A Guide for the Ethical Consumer
More and more we are hearing terms like ‘Fairtrade’, ‘Sustainable’, ‘Ethical’ when we are out shopping for products – either in the shops or on-line. But what do these terms really mean? What does it mean to be an ‘Ethical’ Consumer? This quick guide will give you some tips and advice.
What does ‘Ethical’ mean?
Merriam-Webster dictionary gives a simple definition of ‘Ethics’: rules of behaviour based on ideas about what is morally
good and bad. So being ‘ethical’ is
about firstly, having your own ideas about what is good and bad or what is
right or wrong… and then… sticking to your beliefs. Now, an important question
is: “Where do those beliefs come from?”. For many people, they might come
religion or culture, or the way they were taught by their parents or teachers,
or from beliefs that have built up (and possibly changed) through their life
ETHICAL - Source: the Blue Diamond Gallery
So for instance, some people may hold the belief that all people should be treated fairly. Or others may believe it is wrong to kill and eat animals. Or others may believe we have a responsibility to protect the planet and our natural environment. If you consider yourself ‘ethical’ then you are a person that knows what you believe and sticks to your beliefs.
What does ‘FairTrade” mean?
‘Fair Trade’ (usually pronounced as one word) is a term that gets used a
lot… but what does it
really mean? In principle, ‘Fair Trade’ is an institutional arrangement that promotes trade (mostly of consumer goods sold in
‘wealthy’ countries) that produce ‘better’ or ‘fairer’ outcomes for the people
( mostly who live in ‘poor’ countries) that produce the trade products. This
can mean that small producers are paid more, or that more women, disadvantaged
groups and poor & vulnerable people are assisted to establish small
businesses that help improve their lives. Fair Trade also promotes products that
are grown in an ‘ecologically sustainable manner’, that do little (or no)
damage to the environment, and which helps improve social circumstances so that
poor and disadvantaged people get a better deal. Although Fair Trade is a concept adopted by private sector companies, fair trade projects often have
aspects of international development aid
or corporate social responsibility.
The FAIRTRADE LOGO
Source: Wikimedia Commons
There are a variety of Fair Trade networks and organisations all over the world and four that have come together as a global group called F.I.N.E. You can learn more about them and more about Fair Trade programs and labeling, from their websites:
· Fairtrade Labelling Organizations International e.V. (FLO) https://www.fairtrade.net/
· The World Fair Trade Organization (WFTO) https://wfto.com/
· Network of EuropeanWorldshops (NEWS!) http://www.centroedelstein.org.br/PDF/fairtrade/news.shtm
· European Fair Trade Association https://www.newefta.org/
Ethical consumers often look for the Fair Trade the symbol on the products they choose to buy.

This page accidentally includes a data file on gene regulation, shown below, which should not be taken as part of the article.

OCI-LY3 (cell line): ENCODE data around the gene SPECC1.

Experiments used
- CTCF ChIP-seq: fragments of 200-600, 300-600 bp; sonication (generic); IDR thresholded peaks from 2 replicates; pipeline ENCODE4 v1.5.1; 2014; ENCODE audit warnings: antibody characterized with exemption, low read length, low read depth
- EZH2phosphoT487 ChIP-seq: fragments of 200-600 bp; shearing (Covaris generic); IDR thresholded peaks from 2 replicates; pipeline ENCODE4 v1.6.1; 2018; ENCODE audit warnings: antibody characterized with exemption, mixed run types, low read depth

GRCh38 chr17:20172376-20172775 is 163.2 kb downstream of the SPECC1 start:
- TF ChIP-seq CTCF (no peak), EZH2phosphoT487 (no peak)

What does ‘Sustainable’ mean?
‘Sustainable’ is a term that grew out of the idea of ‘Ecologically Sustainable Development (ESD)’… which grew out of the ‘Environmental’ movements of the 70s. But these days ‘Sustainable’ includes people as well as nature.
Some products are made out of non-sustainable resources – for instance, such as oil, gas, coal, old-growth timbers, etc. This means that they are made from things that cannot go on forever…they are a ‘finite resource’ cannot be ‘sustained’ indefinitely. Once they are used up, they are gone forever.
Other products are made in a way that endangers natural and human resources, and therefore they also cannot keep going on without causing damage to people and the planet. These products are also deemed to be ‘unsustainable’. For example, products that are grown on farms where they need to clear massive amounts of natural forest or use large amounts of polluting chemical fertiliser are ‘unsustainable’. But also, products that are made in a way that causes ongoing damage to people, such as pollution, dangerous chemicals, or work practices that endanger people’s health.
Ethical Consumers try to avoid these products and instead buy products that are ‘sustainable’. Sometimes products that are ‘Fair Trade are also ‘sustainable’
So what is an ‘Ethical Consumer’?
Put simply, an ‘Ethical Consumer’ is someone who purchases goods and services that align with their principles and beliefs. They may do this because they just don’t want to buy the ‘wrong’ things that contribute towards outcomes that they believe are ‘bad’. On the other hand, they may choose to buy certain things in order to create a demand for those products and services, and hence, create a ‘market’ that will encourage producers to do things in ‘a different way’. This is sometimes called ‘dollar voting’ and is seen as a form of consumer activism whereby consumers force producers to create different products and services (or produce them in a different way) by choosing where and how they spend their money.
So to be an ‘Ethical consumer’ you need to decide what is important to you – is it: helping poor people, helping the environment, supporting small businesses, supporting businesses run by women, supporting new businesses run by young people, supporting local businesses, supporting businesses with religious connections…. the list of choices can be a huge variety. Once you have decided what are your fundamental principles – what you ‘do’ and ‘don’t’ want to support as a consumer – then you have to work out what it is you can actually do.